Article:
At this point, Lieutenant Marks commanded Company C of the 61st Infantry Regiment, 5th Division.19 The 5th Division moved on June 1 to the Vosges front, in the Vosges Mountains of eastern France. First they trained with French divisions in the rear area and then from June 14 to July 16, they participated in the occupation of the Anould Sector.20 Despite the Vosges front being a quiet sector, the American troops gained valuable combat and trench warfare experience. On July 19, the 5th Division moved to the St. Die Sector of the Vosges front and led a major offensive to eradicate a salient in their line. This successful operation resulted in seizing the village of Frapelle on August 17 and in so doing consolidated a new front line.21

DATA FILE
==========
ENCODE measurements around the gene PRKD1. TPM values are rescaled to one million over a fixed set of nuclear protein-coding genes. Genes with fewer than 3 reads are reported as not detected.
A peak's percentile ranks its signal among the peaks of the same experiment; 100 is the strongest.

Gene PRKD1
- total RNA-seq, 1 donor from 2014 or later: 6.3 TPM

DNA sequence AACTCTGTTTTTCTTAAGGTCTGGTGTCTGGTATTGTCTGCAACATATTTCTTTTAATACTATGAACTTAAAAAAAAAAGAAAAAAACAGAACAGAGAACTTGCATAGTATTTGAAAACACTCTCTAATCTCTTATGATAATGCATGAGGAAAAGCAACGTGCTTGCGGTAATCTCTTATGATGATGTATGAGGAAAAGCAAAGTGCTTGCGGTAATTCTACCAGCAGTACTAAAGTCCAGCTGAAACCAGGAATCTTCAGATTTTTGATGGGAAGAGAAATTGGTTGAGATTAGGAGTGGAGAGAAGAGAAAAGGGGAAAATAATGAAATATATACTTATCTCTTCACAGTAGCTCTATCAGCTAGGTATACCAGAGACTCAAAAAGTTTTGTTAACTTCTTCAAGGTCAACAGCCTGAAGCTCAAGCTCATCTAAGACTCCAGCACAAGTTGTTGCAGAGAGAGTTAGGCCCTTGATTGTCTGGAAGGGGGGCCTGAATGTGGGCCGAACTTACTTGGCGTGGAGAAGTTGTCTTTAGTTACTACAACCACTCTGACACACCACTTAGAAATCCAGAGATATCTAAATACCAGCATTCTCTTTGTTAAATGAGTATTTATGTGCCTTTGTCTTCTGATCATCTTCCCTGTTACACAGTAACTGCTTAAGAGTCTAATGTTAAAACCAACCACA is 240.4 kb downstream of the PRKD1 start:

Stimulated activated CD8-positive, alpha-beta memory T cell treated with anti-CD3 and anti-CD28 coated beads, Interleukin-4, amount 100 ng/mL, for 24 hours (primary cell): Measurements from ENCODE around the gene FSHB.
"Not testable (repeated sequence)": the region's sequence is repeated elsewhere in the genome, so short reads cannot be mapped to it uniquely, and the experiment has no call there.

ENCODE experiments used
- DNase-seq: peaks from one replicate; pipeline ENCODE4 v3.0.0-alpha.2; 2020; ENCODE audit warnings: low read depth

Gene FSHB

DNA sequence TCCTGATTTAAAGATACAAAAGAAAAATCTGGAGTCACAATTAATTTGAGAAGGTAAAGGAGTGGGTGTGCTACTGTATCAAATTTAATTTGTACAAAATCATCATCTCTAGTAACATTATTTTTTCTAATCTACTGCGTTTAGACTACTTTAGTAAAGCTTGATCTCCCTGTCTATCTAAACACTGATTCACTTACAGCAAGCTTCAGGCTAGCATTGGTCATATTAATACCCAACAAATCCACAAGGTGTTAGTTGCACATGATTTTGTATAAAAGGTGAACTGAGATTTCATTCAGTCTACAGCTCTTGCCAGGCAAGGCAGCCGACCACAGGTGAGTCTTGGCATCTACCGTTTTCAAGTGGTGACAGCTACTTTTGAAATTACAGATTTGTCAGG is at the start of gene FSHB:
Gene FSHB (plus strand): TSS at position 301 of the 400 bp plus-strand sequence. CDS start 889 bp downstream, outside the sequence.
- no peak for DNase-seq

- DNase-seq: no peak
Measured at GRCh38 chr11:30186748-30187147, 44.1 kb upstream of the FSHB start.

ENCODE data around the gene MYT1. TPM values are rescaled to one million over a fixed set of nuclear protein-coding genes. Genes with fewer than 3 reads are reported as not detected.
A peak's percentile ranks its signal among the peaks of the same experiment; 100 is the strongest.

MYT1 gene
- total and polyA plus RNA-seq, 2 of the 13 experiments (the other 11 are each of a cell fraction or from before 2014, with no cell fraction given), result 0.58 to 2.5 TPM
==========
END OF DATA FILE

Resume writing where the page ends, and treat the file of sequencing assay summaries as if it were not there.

Then from September 12 to September 16 the 5th Division, along with the 1st, 42nd, 89th, 2nd, 90th, and 82nd, participated in the first major independent American offensive of the war at the St. Mihiel salient.22 This salient, held and fortified by the Germans for the previous four years, cut off the main supply road between the cities of Verdun and Nancy. For General Pershing, the St. Mihiel offensive was meant to create disorganization in the German lines and should have led to the Doughboys taking the Briey Bassin, where the Germans controlled iron mines and the city of Metz. Metz was a key logistic site for the Hindenburg line, a long series of German fortifications.23 The American offensive surprised the Germans. In forty-eight hours the Americans eliminated the St. Mihiel salient. They took fifteen thousand prisoners and 450 big guns.24 The 5th Division realized its objective by capturing the small town of Viéville-en-Haye, clearing the Bois Gérard right outside of Viéville-en-Haye and pushing further North-East to Souleuvre Farm.25 Due to their tenacity during the battle of St. Mihiel, the Germans supposedly nicknamed the 5th Division “Die Rote Teufel” or “Red Devils,” a nickname still used today for the 5th Division.26 But the price for the St. Mihiel offensive was high, with 7,000 American casualties. Moreover, General Pershing had to withdraw his main objective of Metz, following the orders of Marechal Ferdinand Foch, the French General and Supreme Allied Commander, who was preparing for a bigger strategic offensive in Meuse-Argonne.27